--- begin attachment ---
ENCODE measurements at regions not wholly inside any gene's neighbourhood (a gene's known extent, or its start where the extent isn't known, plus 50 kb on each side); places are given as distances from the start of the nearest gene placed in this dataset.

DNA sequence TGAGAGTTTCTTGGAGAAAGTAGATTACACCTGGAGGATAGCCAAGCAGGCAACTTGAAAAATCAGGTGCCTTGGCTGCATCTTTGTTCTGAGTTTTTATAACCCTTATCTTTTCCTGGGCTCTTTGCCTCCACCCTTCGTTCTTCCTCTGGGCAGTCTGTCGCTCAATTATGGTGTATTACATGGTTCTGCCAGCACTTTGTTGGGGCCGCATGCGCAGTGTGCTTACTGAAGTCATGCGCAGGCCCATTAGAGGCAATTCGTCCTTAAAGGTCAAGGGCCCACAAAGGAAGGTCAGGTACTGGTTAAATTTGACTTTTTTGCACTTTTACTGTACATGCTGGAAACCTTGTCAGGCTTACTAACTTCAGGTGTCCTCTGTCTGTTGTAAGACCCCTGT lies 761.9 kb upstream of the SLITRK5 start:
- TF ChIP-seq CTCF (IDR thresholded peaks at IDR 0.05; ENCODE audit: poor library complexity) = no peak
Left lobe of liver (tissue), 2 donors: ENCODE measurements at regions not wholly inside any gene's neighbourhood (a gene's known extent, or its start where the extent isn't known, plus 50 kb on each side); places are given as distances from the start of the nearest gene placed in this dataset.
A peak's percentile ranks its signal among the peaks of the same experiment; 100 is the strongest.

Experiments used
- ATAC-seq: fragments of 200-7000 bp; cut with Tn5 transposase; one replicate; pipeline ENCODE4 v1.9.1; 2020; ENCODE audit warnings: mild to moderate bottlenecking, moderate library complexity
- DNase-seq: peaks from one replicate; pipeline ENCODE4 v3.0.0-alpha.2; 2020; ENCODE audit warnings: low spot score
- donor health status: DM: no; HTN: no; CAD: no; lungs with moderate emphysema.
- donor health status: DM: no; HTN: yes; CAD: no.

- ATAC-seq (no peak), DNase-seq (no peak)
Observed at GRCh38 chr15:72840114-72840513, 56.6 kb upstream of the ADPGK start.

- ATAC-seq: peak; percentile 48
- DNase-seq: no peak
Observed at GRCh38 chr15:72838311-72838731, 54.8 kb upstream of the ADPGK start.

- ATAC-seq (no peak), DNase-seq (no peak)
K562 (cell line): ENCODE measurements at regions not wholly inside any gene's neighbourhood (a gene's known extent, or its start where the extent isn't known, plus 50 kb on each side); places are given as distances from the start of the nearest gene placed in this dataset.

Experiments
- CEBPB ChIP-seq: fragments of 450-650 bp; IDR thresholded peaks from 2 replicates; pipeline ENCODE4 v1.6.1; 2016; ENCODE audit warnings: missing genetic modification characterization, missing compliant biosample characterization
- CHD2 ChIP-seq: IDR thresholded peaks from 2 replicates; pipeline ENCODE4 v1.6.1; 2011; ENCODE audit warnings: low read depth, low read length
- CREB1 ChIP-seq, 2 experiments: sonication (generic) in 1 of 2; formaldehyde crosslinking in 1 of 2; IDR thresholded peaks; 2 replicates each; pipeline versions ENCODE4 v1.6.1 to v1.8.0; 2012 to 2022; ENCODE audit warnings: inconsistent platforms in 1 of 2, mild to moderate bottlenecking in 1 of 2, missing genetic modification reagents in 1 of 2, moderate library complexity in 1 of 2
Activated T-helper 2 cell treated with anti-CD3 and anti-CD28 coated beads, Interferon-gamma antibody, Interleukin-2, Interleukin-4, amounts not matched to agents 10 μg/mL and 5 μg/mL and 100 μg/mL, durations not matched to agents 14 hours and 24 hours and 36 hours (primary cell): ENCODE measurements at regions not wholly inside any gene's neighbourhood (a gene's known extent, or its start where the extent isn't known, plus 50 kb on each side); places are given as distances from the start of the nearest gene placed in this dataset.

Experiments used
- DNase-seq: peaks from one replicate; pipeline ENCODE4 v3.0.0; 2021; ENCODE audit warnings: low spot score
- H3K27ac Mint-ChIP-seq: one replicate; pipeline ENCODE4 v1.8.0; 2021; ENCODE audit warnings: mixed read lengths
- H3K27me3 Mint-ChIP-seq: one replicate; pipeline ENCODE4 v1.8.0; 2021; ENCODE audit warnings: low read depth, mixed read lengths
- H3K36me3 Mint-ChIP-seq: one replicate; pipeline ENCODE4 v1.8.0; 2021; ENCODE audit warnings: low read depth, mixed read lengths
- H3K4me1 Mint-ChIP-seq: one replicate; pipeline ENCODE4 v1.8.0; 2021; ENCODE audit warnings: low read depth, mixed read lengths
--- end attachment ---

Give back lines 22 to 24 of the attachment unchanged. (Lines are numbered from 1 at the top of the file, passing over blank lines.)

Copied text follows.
Activated T-helper 2 cell treated with anti-CD3 and anti-CD28 coated beads, Interferon-gamma antibody, Interleukin-2, Interleukin-4, amounts not matched to agents 10 μg/mL and 5 μg/mL and 100 μg/mL, durations not matched to agents 14 hours and 24 hours and 36 hours (primary cell): ENCODE measurements at regions not wholly inside any gene's neighbourhood (a gene's known extent, or its start where the extent isn't known, plus 50 kb on each side); places are given as distances from the start of the nearest gene placed in this dataset.

Experiments used
- DNase-seq: peaks from one replicate; pipeline ENCODE4 v3.0.0; 2021; ENCODE audit warnings: low spot score